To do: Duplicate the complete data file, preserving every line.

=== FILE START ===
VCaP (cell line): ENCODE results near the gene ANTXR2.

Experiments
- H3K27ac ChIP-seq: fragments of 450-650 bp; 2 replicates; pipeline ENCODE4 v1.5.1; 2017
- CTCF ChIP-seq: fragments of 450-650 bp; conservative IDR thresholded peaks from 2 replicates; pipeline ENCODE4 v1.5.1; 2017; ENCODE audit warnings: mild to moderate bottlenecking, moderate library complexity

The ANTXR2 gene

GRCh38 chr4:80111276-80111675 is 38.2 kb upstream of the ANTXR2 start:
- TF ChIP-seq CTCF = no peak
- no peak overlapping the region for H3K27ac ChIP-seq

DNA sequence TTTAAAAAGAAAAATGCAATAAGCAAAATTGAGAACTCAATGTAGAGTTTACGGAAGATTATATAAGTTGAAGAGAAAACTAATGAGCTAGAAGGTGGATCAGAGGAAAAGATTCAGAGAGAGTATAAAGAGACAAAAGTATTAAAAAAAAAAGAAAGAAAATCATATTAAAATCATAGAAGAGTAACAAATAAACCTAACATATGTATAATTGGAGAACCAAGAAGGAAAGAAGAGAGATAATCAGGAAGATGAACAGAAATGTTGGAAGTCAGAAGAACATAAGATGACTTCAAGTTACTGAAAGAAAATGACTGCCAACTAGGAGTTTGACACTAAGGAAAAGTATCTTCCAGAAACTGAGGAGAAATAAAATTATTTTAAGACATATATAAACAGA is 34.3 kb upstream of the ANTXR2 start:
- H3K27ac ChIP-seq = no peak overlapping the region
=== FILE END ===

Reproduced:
VCaP (cell line): ENCODE results near the gene ANTXR2.

Experiments
- H3K27ac ChIP-seq: fragments of 450-650 bp; 2 replicates; pipeline ENCODE4 v1.5.1; 2017
- CTCF ChIP-seq: fragments of 450-650 bp; conservative IDR thresholded peaks from 2 replicates; pipeline ENCODE4 v1.5.1; 2017; ENCODE audit warnings: mild to moderate bottlenecking, moderate library complexity

The ANTXR2 gene

GRCh38 chr4:80111276-80111675 is 38.2 kb upstream of the ANTXR2 start:
- TF ChIP-seq CTCF = no peak
- no peak overlapping the region for H3K27ac ChIP-seq

DNA sequence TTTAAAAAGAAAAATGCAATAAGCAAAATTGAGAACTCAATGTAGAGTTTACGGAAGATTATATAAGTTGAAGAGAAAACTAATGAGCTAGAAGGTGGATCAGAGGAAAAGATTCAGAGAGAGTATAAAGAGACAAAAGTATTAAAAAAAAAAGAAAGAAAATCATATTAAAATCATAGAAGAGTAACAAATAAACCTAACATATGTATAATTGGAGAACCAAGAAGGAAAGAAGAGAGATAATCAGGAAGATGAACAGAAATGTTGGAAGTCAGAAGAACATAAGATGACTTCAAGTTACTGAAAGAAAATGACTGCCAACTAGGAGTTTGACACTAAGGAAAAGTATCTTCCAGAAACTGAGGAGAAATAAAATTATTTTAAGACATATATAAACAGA is 34.3 kb upstream of the ANTXR2 start:
- H3K27ac ChIP-seq = no peak overlapping the region